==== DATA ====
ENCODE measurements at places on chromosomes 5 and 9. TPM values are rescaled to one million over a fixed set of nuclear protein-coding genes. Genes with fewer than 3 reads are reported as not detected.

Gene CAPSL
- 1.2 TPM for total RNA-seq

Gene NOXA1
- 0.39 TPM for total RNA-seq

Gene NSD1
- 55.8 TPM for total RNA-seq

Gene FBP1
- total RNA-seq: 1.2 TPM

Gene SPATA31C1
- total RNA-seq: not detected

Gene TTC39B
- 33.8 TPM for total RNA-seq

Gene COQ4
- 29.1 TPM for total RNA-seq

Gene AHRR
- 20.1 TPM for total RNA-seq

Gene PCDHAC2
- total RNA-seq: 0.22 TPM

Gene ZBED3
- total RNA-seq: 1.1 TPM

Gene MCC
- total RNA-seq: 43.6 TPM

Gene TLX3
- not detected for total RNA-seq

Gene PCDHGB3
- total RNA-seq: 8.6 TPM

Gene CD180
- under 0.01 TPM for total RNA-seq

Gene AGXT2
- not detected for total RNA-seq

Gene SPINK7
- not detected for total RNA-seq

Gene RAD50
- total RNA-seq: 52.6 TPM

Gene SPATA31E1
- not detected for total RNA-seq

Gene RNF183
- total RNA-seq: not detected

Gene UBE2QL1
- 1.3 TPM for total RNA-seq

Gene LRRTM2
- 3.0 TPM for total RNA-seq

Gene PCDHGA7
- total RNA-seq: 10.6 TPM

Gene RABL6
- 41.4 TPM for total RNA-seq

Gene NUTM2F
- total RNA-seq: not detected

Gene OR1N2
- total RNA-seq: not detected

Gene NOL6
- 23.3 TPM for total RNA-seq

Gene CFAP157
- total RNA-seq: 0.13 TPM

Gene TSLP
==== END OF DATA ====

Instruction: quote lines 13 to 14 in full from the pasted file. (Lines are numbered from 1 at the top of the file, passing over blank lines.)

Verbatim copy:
- 33.8 TPM for total RNA-seq

Gene COQ4